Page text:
The typical developer focuses on business functionality, complex integrations, making sites work and look great, and so on. Those of us in the business or elsewhere in the technology org see a lot of the mistakes they make. We call their babies ugly.
Infosec folks find ourselves apoplectic about the developer’s ignorance about the security domain, like when they start talking about firewalls when you are trying to explain why their SQL injection flaw is a big deal. We’re frustrated when, year after year, we have the same conversations with the same developers.
But don’t fool yourself into thinking that developers are incompetent or even that they don’t care. I am a developer (mostly in my spare time these days). I know too well the pressure developers are under. They have to contend with impossible deadlines, ridiculous politics, poor technology decisions made elsewhere (often by execs over a game of golf), an IDE that corporate approves rather than the one that they like, and last minute requirement changes. What they love mostly is solving challenging problems.
The developer employed as the attacker has to be a whole different matter. I can only speculate since I have not practiced the dark arts outside of ethical hacking on behalf of the business with approvals.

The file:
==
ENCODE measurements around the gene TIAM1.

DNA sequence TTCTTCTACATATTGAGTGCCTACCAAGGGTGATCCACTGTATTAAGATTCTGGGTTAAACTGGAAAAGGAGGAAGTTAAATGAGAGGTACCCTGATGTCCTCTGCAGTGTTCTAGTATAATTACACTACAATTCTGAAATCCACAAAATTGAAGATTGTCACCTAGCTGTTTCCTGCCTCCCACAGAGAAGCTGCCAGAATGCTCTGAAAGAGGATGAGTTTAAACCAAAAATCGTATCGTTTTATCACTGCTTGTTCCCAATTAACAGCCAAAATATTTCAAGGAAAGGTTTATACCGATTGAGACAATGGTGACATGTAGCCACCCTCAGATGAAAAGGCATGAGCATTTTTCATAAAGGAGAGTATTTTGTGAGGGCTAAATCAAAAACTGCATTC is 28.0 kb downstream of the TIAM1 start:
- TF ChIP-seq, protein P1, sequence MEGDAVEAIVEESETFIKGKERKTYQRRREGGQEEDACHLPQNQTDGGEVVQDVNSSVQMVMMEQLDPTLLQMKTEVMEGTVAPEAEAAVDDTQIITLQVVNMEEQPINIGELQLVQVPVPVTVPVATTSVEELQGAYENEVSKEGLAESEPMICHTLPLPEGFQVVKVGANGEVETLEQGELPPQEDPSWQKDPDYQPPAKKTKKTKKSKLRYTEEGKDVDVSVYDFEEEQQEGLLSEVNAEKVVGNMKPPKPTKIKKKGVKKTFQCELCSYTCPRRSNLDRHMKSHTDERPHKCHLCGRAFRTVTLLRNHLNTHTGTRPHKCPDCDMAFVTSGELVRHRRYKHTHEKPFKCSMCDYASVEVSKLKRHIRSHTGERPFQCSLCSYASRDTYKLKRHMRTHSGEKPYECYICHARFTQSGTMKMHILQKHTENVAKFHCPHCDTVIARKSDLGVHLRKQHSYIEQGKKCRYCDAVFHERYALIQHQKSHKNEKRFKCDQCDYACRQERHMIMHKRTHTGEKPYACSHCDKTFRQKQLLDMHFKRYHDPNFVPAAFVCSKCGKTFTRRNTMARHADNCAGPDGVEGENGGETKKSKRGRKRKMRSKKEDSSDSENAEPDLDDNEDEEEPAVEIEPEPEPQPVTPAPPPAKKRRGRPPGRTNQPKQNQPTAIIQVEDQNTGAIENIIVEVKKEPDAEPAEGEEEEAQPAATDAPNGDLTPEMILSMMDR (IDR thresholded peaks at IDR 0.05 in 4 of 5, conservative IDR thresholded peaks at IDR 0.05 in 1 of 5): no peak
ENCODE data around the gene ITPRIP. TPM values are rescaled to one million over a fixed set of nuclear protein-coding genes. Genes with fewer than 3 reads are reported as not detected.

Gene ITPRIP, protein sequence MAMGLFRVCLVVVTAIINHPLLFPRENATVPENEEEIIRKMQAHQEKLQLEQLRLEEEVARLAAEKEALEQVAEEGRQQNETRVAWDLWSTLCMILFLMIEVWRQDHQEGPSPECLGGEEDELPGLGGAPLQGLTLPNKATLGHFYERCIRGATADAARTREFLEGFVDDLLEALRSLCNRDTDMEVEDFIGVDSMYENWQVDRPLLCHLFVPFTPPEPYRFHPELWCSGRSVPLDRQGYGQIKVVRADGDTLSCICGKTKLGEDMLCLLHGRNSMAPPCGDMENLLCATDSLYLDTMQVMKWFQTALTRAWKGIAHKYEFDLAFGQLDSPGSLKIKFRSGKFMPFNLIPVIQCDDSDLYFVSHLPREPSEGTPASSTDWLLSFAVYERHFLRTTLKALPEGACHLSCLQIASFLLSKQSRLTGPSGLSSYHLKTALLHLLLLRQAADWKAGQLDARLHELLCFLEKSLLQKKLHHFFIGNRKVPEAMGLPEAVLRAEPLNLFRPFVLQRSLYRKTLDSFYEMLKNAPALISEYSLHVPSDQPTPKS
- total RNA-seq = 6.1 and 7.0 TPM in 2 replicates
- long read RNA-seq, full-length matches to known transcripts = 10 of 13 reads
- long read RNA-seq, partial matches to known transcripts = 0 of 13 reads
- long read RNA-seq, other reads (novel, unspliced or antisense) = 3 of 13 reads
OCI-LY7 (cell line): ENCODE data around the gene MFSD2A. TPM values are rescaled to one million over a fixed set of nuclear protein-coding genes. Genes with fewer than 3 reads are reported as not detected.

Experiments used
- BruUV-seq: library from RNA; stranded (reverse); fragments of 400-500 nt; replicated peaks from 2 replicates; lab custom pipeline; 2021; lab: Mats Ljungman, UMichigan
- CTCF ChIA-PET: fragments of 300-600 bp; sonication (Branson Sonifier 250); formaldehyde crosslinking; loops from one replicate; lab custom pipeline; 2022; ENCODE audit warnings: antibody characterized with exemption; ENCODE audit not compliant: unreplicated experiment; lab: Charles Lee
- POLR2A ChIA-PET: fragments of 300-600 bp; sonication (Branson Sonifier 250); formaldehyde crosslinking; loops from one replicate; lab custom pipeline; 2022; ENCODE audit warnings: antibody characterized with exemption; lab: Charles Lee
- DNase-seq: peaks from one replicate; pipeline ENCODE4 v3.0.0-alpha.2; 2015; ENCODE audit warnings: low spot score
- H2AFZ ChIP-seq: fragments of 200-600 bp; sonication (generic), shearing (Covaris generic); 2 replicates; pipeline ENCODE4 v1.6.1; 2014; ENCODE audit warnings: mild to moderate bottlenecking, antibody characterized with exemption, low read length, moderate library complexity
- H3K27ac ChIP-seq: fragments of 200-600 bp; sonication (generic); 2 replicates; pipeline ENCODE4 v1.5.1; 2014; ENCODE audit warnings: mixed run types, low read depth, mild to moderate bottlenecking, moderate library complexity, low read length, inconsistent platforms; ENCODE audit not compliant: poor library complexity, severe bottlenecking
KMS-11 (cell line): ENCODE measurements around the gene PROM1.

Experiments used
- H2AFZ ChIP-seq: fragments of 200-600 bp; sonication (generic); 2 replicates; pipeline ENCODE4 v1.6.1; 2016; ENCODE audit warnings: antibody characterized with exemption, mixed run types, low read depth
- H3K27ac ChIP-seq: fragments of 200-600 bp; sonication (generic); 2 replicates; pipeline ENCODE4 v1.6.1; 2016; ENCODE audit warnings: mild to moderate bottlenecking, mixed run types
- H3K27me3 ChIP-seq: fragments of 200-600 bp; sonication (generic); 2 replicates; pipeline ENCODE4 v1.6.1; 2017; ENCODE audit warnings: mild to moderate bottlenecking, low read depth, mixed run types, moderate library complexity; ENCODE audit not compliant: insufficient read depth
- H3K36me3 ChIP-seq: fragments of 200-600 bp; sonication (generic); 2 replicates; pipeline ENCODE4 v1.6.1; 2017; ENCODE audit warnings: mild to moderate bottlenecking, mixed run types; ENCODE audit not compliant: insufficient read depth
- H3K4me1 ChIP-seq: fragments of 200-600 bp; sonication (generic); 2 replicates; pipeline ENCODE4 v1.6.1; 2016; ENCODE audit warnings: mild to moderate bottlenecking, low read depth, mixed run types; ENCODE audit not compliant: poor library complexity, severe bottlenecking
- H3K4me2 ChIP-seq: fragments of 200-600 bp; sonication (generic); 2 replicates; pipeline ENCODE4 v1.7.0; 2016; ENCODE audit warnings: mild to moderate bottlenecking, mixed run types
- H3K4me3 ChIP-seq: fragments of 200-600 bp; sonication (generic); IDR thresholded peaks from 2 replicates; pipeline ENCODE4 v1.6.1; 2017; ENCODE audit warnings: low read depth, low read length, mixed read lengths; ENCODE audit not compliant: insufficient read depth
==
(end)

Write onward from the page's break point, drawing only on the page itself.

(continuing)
We know from what we see in attack patterns that there is a tendency to go after low hanging fruit. This means that the developer-as-attacker is often focused on the weakness du jour. With this kind of focus, a good developer can really excel. I can just imagine the amusement they get from plowing through poor defenses. Good defenses are probably even more fun.
The infosec review process is often seen as yet another distraction, further dividing focus from the developer’s point-of-view. For that matter, the secure SDLC adds further complexity to a process that many developers already view as an imposition from irrelevant wonks who care about the wrong things.
We can’t estimate the threat by judging our adversaries by our own day-to-day. This isn’t because the attacker is far superior, it’s because they are far more focused.
Introducing your developers (and the org) to the process of attack helps them understand defense. Business would benefit from allowing their developers and other technology folks to turn they focus away from the day-to-day. Beyond having developers tinker with WebGoat, a red-team/blue-team exercise (gaming, if you want to look like a hip leader) would surely satisfy a developer’s intellectual curiosity while also strengthening their understanding of defense. Developers will see that infosec is not irrelevant, if anything, because they don’t want to face the embarrassment of being on the losing end of the game. This would also foster a less abstract sense of ownership and even accountability.
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